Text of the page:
With the bailout, the Obama administration made one clear statement- we are on the side of the rich. In the classic struggle between rich and poor with systems reinforcing gender and racial oppression, the whole system seems corrupt. Corrupt, because the advisors are in bureaucracies that are so large they can hardly be understood, much less managed. The bailout marked the single largest transfer of wealth from public hands to private hands. "The rich get richer..."- Marx.
"Nobody goes to jail. This is the mantra of the financial-crisis era, one that saw virtually every major bank and financial company on Wall Street embroiled in obscene criminal scandals that impoverished millions and collectively destroyed hundreds of billions, in fact, trillions of dollars of the world's wealth — and nobody went to jail. Nobody, that is, except Bernie Madoff, a flamboyant and pathological celebrity con artist, whose victims happened to be other rich and famous people.
The rest of them, all of them, got off. Not a single executive who ran the companies that cooked up and cashed in on the phony financial boom — an industrywide scam that involved the mass sale of mismarked, fraudulent mortgage-backed securities — has ever been convicted. Their names by now are familiar to even the most casual Middle American news consumer: companies like AIG, Goldman Sachs, Lehman Brothers, JP Morgan Chase, Bank of America and Morgan Stanley. Most of these firms were directly involved in elaborate fraud and theft. Lehman Brothers hid billions in loans from its investors. Bank of America lied about billions in bonuses. Goldman Sachs failed to tell clients how it put together the born-to-lose toxic mortgage deals it was selling. What's more, many of these companies had corporate chieftains whose actions cost investors billions — from AIG derivatives chief Joe Cassano, who assured investors they would not lose even "one dollar" just months before his unit imploded, to the $263 million in compensation that former Lehman chief Dick "The Gorilla" Fuld conveniently failed to disclose. Yet not one of them has faced time behind bars."-Rolling Stone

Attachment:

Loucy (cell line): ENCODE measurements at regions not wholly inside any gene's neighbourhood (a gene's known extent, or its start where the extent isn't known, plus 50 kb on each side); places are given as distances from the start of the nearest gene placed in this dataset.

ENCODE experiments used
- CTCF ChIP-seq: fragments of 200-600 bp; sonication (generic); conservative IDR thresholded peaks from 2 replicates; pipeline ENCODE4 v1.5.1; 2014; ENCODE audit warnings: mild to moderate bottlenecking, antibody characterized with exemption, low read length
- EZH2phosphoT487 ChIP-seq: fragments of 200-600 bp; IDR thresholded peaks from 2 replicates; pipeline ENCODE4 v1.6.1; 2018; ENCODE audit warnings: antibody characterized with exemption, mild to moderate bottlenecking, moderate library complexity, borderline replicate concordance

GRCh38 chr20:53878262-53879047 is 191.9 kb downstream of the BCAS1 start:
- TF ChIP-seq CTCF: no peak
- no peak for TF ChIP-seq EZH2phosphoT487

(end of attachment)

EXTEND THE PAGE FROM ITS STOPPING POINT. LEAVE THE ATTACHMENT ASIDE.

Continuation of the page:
The schemes and financial rigging of 'lenders', authorized by banks, have cost families their homes. With skyrocketing bills on non-fixed mortgages. This crippling financial gamble caused knowing harm to those being lent to. Yet after major banks took federal funding, still thousands are being evicted from homes every day for inability to pay- to pay for the mistakes of the lenders.
Some people are taking action to place families in homes. Take back the land opens vacant homes to the families who have been evicted:
"The overarching objective of the Take Back the Land Movement correlate significantly with our principles:
-Fundamentally transform land relationships;
-Elevate housing to the level of a human right;
-Community control over land and housing;
-Empower impacted communities, particularly low income communities of color.
In order to achieve these movement objectives, we must design and implement a series of campaigns, whose objectives support those of the broader movement. Therefore, campaign action areas include:
-Foreclosure related evictions. In the context of the worse housing crisis in memory, evicting families and creating more vacant homes in communities is counterproductive.
-Foreclosed homes. These homes must be filled with families in need of housing.
-Vacant foreclosed and government owned buildings. At a time of such great need, these vacant structures shock the moral conscience. They must be used to housing people.
-Vacant foreclosed and government owned land. Now that “boom” times are over, vacant land must now be returned to the common good.
-Public housing. Public housing must be protected because we cannot afford to lose low-income housing.
-The right to return. Whether through gentrification, public housing demolition or the combination of natural disasters and government actions, those forced to leave their long-time communities must have the right to return."-an excerpt from the mission of Take Back the Land.
The Student Insurgent stands with the dislocated families in their right to shelter and a right of return after bank mortgages exploited them.